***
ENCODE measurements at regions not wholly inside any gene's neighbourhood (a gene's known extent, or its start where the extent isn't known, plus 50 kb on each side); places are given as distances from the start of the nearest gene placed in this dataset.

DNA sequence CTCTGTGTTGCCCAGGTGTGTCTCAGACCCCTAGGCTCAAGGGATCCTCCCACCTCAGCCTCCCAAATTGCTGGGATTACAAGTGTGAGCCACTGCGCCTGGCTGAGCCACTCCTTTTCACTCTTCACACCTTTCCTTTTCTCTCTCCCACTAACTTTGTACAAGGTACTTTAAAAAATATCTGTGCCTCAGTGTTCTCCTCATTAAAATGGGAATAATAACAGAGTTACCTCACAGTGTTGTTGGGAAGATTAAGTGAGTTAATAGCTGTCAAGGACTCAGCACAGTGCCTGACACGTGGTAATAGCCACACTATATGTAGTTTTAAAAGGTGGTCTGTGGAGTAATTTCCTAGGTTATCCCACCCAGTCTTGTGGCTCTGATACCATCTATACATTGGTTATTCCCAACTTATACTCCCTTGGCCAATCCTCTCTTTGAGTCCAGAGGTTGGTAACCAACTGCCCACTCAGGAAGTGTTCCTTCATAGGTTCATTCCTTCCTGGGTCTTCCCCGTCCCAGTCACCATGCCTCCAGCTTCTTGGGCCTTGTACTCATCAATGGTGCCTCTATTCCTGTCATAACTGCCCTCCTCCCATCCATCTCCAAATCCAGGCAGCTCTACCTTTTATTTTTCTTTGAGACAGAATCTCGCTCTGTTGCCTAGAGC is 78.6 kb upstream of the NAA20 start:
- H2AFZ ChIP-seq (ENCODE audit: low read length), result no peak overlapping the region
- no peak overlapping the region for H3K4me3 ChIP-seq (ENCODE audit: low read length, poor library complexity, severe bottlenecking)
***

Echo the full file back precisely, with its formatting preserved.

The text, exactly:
ENCODE measurements at regions not wholly inside any gene's neighbourhood (a gene's known extent, or its start where the extent isn't known, plus 50 kb on each side); places are given as distances from the start of the nearest gene placed in this dataset.

DNA sequence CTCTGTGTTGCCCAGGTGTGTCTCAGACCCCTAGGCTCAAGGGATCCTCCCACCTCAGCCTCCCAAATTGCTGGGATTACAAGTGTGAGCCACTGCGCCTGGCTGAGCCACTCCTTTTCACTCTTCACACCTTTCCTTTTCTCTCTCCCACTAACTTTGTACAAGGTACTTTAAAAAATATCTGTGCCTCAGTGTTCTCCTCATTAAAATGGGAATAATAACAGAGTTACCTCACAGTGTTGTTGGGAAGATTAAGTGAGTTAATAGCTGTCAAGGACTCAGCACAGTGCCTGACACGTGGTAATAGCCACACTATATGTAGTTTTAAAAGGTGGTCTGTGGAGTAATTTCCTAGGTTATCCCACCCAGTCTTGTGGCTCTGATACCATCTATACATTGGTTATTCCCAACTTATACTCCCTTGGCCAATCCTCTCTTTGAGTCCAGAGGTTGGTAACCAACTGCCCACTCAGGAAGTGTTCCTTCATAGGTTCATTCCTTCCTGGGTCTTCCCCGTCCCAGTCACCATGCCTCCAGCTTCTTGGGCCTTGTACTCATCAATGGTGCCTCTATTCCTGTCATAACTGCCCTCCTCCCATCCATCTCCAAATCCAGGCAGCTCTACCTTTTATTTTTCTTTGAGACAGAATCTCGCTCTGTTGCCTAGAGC is 78.6 kb upstream of the NAA20 start:
- H2AFZ ChIP-seq (ENCODE audit: low read length), result no peak overlapping the region
- no peak overlapping the region for H3K4me3 ChIP-seq (ENCODE audit: low read length, poor library complexity, severe bottlenecking)